Most analysts expect the Fed to lower interest rates by at least 0.25% but possibly more. A 0.25% cut is the current consensus expectation and has already been priced into the exchange rate. A deeper 0.50% cut is also possible and would weaken the U.S. Dollar and, therefore, support the Rupee.
U.S. data has been positive lately and this combined with easing trade tensions this has lowered the odds of a deeper 0.50% cut. According to market gauges of future interest rate expectations, there is a 68.1% probability of a 0.25% cut at the meeting on Wednesday. Lower interest rates are usually negative for currencies because they make the jurisdiction less attractive to foreign investors looking for somewhere to park their money; they thus lower capital inflows.
“The US central bank is widely anticipated to lower the federal funds rate by 25 basis points to a target range of 1.75-2.00% on Wednesday. But with the cut already fully priced in, investors will be more interested in the updated economic projections and dot plot,” says Raffi Boyadijian, an analyst at broker XM.com. “The easing in trade tensions has led to some paring back of aggressive rate hike bets in recent days but if the Federal Open Market Committee’s (FOMC) predicted rate path is still substantially above that of the markets’, Treasury notes are likely to be sold off, driving yields higher and in turn, the US dollar.”
Another driver of the Rupee, global risk trends, appear to be easing, which should help underpin the Indian currency. The currency could also be buoyed by talk of a possible “interim” trade deal. Reports suggest President Trump might be in favour, saying “it’s something we would consider” although he gave the impression of a ‘deal’ or ‘no-deal’ being a binary decision.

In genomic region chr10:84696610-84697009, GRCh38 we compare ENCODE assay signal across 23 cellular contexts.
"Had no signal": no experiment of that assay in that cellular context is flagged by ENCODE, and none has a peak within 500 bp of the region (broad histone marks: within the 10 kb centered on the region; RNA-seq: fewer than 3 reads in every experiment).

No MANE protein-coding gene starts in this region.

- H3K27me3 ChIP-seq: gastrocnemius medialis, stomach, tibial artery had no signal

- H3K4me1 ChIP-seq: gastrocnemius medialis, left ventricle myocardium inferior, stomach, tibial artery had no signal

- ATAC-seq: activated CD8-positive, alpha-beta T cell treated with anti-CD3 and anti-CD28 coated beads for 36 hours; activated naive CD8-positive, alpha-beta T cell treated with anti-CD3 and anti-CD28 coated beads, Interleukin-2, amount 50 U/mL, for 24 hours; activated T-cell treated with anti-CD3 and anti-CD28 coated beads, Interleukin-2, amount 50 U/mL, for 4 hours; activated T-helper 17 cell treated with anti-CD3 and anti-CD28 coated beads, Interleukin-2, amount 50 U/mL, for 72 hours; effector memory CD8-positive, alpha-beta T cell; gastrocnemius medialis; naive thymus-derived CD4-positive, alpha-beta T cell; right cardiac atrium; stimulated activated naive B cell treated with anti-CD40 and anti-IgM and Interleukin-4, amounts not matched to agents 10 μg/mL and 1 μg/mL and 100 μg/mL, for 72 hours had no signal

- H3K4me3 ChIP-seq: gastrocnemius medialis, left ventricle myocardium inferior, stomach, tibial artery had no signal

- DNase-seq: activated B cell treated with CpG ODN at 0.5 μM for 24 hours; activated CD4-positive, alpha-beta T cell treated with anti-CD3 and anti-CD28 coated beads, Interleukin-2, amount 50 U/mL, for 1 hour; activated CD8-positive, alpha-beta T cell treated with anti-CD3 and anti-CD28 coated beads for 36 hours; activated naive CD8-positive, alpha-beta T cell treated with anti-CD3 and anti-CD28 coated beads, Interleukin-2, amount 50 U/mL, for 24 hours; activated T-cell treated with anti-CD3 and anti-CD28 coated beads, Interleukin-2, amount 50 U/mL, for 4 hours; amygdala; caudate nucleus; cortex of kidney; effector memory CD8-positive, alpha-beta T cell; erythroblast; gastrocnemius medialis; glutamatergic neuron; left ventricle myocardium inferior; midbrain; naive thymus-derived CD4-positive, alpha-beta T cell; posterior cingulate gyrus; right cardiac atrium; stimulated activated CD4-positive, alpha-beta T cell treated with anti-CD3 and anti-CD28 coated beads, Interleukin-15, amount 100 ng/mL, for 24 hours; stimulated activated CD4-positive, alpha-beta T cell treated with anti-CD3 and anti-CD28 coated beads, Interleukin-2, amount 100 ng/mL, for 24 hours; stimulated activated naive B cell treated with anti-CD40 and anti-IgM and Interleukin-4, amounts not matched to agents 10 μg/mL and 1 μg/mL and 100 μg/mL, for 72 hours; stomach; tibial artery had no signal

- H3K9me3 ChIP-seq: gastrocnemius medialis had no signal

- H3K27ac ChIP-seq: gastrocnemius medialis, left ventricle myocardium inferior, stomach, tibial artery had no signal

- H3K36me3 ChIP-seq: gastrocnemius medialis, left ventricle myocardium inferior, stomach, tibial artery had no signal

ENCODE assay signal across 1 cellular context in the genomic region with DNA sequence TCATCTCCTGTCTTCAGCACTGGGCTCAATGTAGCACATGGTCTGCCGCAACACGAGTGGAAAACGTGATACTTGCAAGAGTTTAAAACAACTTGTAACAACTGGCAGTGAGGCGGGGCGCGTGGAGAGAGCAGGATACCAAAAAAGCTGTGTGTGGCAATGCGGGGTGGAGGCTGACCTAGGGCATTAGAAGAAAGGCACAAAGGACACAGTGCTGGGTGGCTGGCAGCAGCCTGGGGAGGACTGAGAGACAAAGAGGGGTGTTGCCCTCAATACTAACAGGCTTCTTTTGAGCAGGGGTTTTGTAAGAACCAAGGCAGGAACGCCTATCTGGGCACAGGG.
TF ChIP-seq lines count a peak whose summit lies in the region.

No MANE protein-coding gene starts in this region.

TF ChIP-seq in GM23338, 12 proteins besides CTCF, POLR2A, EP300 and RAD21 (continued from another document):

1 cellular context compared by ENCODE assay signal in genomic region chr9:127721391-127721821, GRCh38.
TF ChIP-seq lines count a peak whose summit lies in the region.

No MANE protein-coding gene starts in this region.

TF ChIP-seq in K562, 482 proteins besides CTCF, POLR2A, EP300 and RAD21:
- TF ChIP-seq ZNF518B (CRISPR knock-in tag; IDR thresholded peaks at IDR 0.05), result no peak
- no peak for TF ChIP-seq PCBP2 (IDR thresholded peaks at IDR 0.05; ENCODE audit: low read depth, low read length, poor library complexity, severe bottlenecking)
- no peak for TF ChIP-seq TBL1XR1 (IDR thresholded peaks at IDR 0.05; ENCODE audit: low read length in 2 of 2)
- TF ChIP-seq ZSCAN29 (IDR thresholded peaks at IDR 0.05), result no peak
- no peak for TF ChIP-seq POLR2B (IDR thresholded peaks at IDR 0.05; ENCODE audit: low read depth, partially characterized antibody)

The Pound: What to Watch
Brexit will probably continue to be the main driver of the Pound in the coming week despite high profile events like the Bank of England (BOE) interest rate decision on Thursday, inflation data on Wednesday and retail sales Thursday.
The UK government’s progress towards agreeing a Brexit deal with the EU before the October 31 deadline is likely to take centre stage, with the main focus on finding a solution which maintains a frictionless border with Ireland after Brexit so as to maintain the integrity of the Good Friday agreement.
It is said the government is considering a variety of different options in this regard, including placing a border down the Irish sea with Northern and Southern Ireland having greater regulatory alignment. This would especially be the case in the ‘agri-food’ and electricity sectors where the whole island is already heavily integrated as one.
Rumours of a breakthrough helped the Pound storm to new highs last week and there is a risk the same might happen in the week ahead. Recent surprisingly strong data has eased concerns the UK might be entering a recession but economic figures are likely to play only a minor role in the Pound’s trajectory. The BOE meeting on Thursday is also unlikely to cause volatility since the bank will probably not alter its policy until after the Brexit process.
“We are not going to get that (a change in policy) from the BOE,” says Raffi Boyadijian, a strategist at XM.com. “They have so far stood by their slight tightening bias; and given the expected extension to the Brexit deadline, which we are likely to get out to the end of January next year - unless we get a Brexit deal - and the easing risks of a UK recession, after recent UK data has surprised to the upside, there is no risk of an imminent recession in the UK."